U.S. Supreme Court Justice Clarence Thomas

The U.S. Supreme Court decided to vacate a lower court’s ruling involving former President Donald Trump’s Twitter account. That lawsuit claimed that Trump had violated the Constitution when he blocked some followers from his Twitter account, saying he was violating their First Amendment rights.

The Supreme Court’s decision ordered that the federal appeals court dismiss the case as moot since Trump is no longer President.

In a concurrence submitted alongside the decision, conservative Justice Clarence Thomas took the opportunity to explain why a case such as this may not be the last he and his colleagues on the high court see given Big Tech’s prevalence in the public square.

You can read his full concurrence here beginning on page 9.

Below are selected excerpts from Justice Thomas’ concurrence regarding this issue:

“When a person publishes a message on the social media platform Twitter, the platform by default enables others to republish (retweet) the message or respond (reply) to it or other replies in a designated comment thread. The user who generates the original message can manually “block” others from republishing or responding.

“Donald Trump, then President of the United States, blocked several users from interacting with his Twitter account. They sued. The Second Circuit held that the comment threads were a “public forum” and that then-President Trump violated the First Amendment by using his control of the Twitter account to block the plaintiffs from accessing the comment threads. Knight First Amdt. Inst. at Columbia Univ. v. Trump, 928 F. 3d 226 (2019). But Mr. Trump, it turned out, had only limited control of the account; Twitter has permanently removed the account from the platform.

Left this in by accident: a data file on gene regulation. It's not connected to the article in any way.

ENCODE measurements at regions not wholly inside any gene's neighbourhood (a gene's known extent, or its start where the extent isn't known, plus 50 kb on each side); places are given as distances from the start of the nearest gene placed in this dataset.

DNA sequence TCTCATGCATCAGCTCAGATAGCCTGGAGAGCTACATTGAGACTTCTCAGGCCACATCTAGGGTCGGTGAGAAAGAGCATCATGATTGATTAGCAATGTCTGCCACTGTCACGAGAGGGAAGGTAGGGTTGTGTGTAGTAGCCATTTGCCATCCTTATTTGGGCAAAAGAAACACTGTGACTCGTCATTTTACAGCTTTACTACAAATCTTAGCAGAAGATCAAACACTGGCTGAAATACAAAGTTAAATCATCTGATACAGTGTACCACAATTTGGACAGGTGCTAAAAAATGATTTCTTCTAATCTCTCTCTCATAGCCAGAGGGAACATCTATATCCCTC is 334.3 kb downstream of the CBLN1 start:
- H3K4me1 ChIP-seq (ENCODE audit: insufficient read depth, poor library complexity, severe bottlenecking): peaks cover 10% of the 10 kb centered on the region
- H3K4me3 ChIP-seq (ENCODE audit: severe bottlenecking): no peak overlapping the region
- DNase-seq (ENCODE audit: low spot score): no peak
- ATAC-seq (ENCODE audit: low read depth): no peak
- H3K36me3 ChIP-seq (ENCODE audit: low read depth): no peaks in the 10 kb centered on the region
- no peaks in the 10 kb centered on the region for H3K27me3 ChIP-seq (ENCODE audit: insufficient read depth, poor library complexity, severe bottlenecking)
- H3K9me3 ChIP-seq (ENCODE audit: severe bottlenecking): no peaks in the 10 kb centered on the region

“Because of the change in Presidential administration, the Court correctly vacates the Second Circuit’s decision. See United States v. Munsingwear, Inc., 340 U. S. 36 (1950). I write separately to note that this petition highlights the principal legal difficulty that surrounds digital platforms—namely, that applying old doctrines to new digital platforms is rarely straightforward. Respondents have a point, for example, that some aspects of Mr. Trump’s account resemble a constitutionally protected public forum. But it seems rather odd to say that something is a government forum when a private company has unrestricted authority to do away with it.

“The disparity between Twitter’s control and Mr. Trump’s control is stark, to say the least. Mr. Trump blocked several people from interacting with his messages. Twitter barred Mr. Trump not only from interacting with a few users, but removed him from the entire platform, thus barring all Twitter users from interacting with his messages. Under its terms of service, Twitter can remove any person from the platform—including the President of the United States—“at any time for any or no reason.” Twitter Inc., User Agreement (effective June 18, 2020)….